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Discuss Question about 'self made' 12V Lighting in new extension in the Electrical Wiring, Theories and Regulations area at ElectriciansForums.net

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Straight up, I'm not an electrician. I'm an electronics engineer. I currently have a range of LED products on the market and my commercial lighting designs have been in continuous production since the 1990's. I'm having an extension built and naturally see it as a great way to showcase my latest products.

Now my building contractor is telling me that I can't install my own colour lighting, which I had planned to first-fix any day now. My installation would involve a 12V 10A double insulated switch-mode supply connected via a Fused Connection Unit to an existing lighting circuit that was put in specially for my lounge lighting (also self designed) when we moved into our house 20 years ago. From there would run a short DC twin cable to the controller then a multicore cable out to the assorted lighting devices. These consist of 10m of LED tape and a group of downlighter-like fittings (3D printed).

I've been reading Part P of building regulations trying to understand the process but the clock is counting down to when the contractors electrician arrives so I thought I would seek expert knowledge on these forums in a bid to arrive at a speedier conclusion.
 
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Can't see why you can't install that.

You don't need a fused connection unit. They are not used or required on lighting circuits which are adequately fused anyway.
 

telectrix

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absolutely no reason for you not to install the lighting. at a push you could leave the final connection into the house wiring to the electrician.
 
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Thanks for the replies so far. I think the problem might be to do with certification. There are other electrical installation works being undertaken by his registered fitter and the lighting I wanted to install would seem to have to be included in his certification.
As long as the work you do complies with the regulations you can do it.
For electrically isolated 12V circuits the only conceivable hazard would be sharp edges or tripping. Seriously though, I appreciate that Part P is about safety, referring to the standards set out in BS7671
From what I can see hazards to be considered are the potential for fire caused by short-circuit I2R heating in conductors (electronic current limiting in the AC-DC converter being the remedy in my case), separation of low and high voltage cables (my LV is distributed in its own PVC conduit). Other than that I don't see any other issues. Am I missing any others?
 
Surely the electrician on site can do the install to your specifications. The main contractor doesn't want to take responsibility by the sounds of it. Or ask the electrician to sign off your work once it's been inspected.
 
Part P is very 'broad brush'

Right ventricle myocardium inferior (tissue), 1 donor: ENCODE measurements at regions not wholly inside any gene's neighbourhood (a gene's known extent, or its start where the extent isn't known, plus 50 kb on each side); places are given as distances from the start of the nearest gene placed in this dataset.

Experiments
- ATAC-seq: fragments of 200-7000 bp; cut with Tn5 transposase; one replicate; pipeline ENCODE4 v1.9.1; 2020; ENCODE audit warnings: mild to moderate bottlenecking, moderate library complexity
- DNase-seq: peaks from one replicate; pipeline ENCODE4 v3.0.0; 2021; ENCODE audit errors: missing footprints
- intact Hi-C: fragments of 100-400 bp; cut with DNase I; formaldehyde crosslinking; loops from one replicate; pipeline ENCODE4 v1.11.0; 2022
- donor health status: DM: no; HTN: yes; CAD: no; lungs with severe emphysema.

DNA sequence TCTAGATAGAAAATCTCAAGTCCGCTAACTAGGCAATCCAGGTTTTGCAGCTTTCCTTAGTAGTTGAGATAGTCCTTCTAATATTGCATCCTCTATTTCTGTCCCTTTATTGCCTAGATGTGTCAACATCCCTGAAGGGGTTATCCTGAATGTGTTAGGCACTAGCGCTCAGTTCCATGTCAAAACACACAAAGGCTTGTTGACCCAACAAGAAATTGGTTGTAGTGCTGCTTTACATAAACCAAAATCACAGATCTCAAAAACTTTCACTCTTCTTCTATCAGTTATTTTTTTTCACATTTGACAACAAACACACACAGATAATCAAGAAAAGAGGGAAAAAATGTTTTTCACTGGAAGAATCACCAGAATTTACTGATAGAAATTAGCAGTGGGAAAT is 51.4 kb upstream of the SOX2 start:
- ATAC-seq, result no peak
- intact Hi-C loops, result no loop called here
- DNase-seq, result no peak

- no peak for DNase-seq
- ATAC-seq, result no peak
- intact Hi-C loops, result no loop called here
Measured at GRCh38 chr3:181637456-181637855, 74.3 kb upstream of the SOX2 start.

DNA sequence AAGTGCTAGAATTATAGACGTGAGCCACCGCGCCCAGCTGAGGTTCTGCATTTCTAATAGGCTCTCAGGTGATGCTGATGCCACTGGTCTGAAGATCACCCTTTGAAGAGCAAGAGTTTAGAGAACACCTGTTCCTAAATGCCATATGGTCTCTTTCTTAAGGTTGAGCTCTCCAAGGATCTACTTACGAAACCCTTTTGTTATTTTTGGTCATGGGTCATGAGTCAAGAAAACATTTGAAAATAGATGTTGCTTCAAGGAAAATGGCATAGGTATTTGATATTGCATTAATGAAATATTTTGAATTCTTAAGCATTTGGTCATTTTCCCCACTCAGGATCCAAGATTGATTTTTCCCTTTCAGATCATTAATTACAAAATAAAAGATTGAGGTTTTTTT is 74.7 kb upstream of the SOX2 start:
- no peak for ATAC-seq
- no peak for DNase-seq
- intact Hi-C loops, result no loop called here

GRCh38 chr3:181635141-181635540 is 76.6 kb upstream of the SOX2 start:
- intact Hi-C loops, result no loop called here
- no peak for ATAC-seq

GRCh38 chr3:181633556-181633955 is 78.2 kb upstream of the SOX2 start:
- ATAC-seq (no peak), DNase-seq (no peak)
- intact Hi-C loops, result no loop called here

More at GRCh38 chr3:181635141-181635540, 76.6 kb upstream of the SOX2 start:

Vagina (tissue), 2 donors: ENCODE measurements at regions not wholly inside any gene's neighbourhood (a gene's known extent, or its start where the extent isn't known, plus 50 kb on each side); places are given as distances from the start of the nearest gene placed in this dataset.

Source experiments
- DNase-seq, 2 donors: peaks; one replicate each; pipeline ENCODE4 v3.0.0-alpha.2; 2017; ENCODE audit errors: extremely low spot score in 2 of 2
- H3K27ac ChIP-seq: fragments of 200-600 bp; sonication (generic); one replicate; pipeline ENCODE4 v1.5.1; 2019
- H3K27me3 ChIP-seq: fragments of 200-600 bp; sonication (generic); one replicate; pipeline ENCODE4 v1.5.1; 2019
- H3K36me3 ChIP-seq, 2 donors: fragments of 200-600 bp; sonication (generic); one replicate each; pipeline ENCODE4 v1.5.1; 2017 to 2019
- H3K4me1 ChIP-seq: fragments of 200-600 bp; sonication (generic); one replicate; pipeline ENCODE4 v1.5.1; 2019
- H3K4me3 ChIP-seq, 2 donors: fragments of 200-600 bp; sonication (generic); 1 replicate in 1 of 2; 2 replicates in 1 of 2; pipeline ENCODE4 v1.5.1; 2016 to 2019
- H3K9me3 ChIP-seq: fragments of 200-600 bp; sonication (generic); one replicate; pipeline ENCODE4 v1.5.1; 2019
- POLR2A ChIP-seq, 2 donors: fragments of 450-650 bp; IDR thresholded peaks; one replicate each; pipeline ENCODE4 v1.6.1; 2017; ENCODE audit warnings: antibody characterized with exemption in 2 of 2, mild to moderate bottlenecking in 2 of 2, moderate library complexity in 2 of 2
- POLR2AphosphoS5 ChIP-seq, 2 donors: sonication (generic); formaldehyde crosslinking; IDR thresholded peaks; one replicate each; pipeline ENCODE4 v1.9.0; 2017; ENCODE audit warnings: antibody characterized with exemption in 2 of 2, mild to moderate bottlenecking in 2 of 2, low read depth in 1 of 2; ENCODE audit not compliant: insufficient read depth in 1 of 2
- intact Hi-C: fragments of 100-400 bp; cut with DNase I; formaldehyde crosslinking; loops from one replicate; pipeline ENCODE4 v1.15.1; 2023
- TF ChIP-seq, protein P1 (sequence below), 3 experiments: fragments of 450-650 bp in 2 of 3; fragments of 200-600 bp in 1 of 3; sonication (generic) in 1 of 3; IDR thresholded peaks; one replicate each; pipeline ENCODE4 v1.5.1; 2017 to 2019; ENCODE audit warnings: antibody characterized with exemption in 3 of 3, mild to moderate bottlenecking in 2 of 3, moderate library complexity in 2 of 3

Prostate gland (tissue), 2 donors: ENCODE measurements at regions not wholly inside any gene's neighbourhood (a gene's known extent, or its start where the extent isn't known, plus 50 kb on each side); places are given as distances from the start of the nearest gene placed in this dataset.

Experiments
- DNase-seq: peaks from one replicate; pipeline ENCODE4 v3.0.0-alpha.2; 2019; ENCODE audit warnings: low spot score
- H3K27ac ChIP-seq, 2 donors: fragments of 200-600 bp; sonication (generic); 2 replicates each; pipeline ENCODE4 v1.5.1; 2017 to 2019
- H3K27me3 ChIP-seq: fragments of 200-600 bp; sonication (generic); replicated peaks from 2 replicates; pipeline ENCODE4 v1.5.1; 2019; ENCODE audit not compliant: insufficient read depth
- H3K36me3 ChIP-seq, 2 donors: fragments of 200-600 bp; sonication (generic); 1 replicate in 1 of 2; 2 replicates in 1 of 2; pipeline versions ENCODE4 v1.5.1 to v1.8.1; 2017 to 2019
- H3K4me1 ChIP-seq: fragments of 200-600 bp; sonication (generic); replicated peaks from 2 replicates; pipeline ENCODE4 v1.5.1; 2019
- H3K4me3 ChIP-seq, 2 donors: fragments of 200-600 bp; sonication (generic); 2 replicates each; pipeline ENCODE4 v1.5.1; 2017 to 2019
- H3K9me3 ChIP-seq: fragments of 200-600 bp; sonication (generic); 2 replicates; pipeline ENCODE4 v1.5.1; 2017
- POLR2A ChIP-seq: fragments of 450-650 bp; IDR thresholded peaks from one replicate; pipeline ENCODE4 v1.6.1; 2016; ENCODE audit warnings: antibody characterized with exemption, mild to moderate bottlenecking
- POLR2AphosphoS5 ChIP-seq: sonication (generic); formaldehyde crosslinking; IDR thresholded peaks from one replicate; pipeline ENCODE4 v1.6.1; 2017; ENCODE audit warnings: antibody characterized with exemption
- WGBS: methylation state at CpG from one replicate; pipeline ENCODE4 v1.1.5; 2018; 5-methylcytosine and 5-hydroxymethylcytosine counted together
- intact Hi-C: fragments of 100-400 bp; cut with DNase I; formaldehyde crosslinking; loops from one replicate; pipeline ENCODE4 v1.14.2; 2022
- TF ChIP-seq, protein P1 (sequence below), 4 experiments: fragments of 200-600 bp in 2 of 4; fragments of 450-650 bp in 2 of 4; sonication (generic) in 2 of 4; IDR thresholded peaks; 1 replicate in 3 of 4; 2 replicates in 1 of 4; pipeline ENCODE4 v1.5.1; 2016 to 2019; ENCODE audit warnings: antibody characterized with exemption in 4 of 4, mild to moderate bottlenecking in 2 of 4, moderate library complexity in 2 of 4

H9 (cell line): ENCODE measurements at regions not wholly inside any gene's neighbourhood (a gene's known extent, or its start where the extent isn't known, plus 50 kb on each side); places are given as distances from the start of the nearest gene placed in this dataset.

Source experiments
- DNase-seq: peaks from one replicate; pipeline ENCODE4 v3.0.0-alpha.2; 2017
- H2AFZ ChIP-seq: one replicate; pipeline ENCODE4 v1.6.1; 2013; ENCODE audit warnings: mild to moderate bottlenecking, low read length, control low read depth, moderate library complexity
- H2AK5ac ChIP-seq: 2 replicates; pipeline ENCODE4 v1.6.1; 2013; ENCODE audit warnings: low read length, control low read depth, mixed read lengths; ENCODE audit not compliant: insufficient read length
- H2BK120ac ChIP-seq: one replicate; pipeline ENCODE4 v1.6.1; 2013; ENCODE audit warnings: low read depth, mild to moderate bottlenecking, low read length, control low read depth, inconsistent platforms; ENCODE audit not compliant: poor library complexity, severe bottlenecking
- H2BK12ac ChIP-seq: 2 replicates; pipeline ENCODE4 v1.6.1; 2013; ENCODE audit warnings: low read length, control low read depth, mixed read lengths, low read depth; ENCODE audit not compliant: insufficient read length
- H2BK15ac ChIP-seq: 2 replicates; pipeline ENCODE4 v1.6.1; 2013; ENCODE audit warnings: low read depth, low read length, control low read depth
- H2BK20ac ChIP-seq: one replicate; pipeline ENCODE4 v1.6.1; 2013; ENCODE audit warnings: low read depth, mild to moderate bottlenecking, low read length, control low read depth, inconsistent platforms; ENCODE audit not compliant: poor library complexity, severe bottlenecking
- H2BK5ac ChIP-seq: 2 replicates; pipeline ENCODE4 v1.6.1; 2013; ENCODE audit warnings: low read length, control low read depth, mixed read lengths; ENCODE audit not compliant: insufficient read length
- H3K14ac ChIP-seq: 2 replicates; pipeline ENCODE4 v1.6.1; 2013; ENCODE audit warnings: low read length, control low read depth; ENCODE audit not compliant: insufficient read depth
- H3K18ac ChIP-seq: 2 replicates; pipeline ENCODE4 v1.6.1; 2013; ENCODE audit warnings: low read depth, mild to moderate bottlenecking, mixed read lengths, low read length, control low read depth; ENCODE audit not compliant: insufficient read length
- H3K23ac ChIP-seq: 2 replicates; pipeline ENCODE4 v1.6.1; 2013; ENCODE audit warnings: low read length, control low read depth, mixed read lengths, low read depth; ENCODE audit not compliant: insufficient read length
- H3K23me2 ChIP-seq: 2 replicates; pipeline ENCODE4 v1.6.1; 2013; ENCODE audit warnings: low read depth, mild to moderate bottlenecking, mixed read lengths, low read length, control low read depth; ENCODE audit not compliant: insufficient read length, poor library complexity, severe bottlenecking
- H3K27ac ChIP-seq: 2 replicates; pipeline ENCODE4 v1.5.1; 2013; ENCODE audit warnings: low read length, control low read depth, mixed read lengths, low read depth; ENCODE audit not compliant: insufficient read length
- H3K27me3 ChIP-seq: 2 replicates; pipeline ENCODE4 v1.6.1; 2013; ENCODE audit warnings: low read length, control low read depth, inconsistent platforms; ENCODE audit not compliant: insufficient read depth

"Reasonable provision shall be made in the design and installation of electrical installations in order to protect persons operating, maintaining or altering the installation from fire or injury."
This is usually demonstrated by compliance to the current edition of BS7671.

Your lighting scheme sounds easy to sign-off, the lighting itself is SELV so..
1) The PSU should be connected by properly protected wiring, your arrangement sounds fine.
2) The PSU should provide adequate creepage and clearance to avoid exposing the SELV side to mains. It should have a CE label and you can take that certification to assure insulation.
3) To be thorough, before energising the circuits, confirm that the supply insulation resistance is at least 500k ohms with 250V DC applied. (Table 64 of BS7671 18th edn).

Your contractor just doesn't fancy the job so the advice here to get a competent electrician to fit and sign it off is sound. If in doubt talk to your building control officer.
 

telectrix

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and put the builder's shovel to it's designed use. bash him on the head with it. :D:D:D.
 

davesparks

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Thanks for the replies so far. I think the problem might be to do with certification. There are other electrical installation works being undertaken by his registered fitter and the lighting I wanted to install would seem to have to be included in his certification.

For electrically isolated 12V circuits the only conceivable hazard would be sharp edges or tripping. Seriously though, I appreciate that Part P is about safety, referring to the standards set out in BS7671
From what I can see hazards to be considered are the potential for fire caused by short-circuit I2R heating in conductors (electronic current limiting in the AC-DC converter being the remedy in my case), separation of low and high voltage cables (my LV is distributed in its own PVC conduit). Other than that I don't see any other issues. Am I missing any others?
There is no need to include your work on their certificate, your work will be covered by the bs7671 certificate you issue when you complete it.

BS7671 applies to installations at LV and ELV, so basically if it is below 1000V AC or 1500V DC it applies.

There are specific requirements in bs7671 applying to elv lighting, I can't remember the details off the top of my head as I don't deal with it regularly.